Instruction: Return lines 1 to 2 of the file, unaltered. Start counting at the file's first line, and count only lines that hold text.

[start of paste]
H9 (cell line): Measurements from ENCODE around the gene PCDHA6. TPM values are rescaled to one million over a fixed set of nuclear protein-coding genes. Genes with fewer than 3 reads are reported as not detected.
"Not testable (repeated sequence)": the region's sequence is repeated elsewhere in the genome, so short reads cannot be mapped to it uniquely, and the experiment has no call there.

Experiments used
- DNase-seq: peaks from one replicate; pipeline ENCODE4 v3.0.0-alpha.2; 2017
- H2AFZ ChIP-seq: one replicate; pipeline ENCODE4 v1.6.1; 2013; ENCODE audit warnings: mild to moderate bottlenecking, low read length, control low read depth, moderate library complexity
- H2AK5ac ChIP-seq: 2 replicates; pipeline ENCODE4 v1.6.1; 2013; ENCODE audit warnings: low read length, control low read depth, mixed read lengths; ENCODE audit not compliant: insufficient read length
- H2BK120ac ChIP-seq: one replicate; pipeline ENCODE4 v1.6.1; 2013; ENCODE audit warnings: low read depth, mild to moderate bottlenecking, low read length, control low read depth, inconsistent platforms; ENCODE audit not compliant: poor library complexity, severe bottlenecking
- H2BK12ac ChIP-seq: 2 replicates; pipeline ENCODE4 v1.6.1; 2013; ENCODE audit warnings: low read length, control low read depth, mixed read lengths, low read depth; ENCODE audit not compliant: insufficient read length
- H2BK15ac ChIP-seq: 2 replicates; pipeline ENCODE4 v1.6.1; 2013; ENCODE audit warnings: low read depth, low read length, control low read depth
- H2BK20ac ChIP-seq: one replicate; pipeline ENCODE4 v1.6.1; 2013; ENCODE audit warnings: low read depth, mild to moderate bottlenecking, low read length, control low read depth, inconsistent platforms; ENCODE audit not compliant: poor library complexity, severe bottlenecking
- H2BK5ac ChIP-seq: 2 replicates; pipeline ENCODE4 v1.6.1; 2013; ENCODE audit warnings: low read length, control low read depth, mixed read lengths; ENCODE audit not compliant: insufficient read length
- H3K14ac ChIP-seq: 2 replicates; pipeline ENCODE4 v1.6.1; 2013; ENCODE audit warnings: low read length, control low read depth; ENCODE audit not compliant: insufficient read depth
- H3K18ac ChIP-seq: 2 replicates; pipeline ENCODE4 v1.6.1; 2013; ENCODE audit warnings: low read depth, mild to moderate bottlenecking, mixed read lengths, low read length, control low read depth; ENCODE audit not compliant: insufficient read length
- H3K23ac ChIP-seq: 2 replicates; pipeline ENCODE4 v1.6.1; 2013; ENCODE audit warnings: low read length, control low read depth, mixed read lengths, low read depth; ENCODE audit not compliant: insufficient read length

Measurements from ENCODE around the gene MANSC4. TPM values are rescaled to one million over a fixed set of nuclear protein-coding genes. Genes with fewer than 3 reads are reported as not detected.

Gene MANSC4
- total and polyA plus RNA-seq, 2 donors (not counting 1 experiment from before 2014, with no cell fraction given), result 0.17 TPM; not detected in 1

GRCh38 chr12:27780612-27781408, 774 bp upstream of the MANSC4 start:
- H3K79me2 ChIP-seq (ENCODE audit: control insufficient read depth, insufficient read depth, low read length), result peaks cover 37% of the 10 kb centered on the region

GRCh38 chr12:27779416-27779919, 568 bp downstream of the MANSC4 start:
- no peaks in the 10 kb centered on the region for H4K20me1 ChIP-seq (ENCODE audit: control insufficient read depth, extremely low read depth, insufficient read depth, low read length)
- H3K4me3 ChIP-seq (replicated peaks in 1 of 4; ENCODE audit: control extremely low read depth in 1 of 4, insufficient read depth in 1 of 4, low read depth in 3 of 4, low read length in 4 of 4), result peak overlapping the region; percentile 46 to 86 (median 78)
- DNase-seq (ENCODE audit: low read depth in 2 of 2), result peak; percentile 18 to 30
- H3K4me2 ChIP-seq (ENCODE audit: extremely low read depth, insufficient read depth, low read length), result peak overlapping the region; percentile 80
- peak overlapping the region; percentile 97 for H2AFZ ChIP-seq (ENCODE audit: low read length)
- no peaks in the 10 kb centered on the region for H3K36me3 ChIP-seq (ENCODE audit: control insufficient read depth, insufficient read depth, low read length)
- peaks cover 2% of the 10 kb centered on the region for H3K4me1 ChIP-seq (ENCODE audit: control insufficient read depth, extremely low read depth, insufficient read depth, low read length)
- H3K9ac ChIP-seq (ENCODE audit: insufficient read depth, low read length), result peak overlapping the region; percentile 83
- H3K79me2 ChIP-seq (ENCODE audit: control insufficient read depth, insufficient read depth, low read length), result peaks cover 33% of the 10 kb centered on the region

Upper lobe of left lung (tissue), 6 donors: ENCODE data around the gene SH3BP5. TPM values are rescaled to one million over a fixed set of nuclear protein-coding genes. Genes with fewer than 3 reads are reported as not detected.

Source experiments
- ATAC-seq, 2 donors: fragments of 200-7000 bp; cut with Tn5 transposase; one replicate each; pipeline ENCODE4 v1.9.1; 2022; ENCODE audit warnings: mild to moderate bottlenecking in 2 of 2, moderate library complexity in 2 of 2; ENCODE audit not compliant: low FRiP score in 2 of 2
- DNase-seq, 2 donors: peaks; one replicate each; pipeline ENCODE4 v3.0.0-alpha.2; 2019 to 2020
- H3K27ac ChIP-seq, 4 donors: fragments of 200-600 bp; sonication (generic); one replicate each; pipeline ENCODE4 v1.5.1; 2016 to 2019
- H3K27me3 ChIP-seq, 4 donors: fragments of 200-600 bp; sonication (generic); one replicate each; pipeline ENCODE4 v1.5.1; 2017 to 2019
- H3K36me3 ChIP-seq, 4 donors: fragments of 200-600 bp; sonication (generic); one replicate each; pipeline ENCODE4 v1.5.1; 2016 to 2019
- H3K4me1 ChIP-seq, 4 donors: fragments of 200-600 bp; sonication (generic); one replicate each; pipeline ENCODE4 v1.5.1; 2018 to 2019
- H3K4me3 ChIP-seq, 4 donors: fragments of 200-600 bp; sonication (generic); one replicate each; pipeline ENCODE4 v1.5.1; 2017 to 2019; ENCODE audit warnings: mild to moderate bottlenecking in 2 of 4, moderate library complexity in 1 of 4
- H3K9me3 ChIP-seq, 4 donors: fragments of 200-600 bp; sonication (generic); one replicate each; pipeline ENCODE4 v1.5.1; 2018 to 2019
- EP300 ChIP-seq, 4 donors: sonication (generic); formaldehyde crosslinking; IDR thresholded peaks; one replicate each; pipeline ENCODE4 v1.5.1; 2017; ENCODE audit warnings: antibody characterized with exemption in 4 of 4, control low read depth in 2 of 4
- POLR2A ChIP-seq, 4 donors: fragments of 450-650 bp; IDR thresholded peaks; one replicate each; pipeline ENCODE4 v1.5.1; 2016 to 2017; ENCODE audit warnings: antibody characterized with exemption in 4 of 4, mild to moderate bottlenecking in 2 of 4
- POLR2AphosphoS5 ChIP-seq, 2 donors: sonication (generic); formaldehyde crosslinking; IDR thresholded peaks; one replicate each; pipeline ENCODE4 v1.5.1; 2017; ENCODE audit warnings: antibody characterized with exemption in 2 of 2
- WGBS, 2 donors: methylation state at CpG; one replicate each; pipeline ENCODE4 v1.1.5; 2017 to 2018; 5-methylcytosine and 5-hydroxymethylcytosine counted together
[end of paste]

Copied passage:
H9 (cell line): Measurements from ENCODE around the gene PCDHA6. TPM values are rescaled to one million over a fixed set of nuclear protein-coding genes. Genes with fewer than 3 reads are reported as not detected.
"Not testable (repeated sequence)": the region's sequence is repeated elsewhere in the genome, so short reads cannot be mapped to it uniquely, and the experiment has no call there.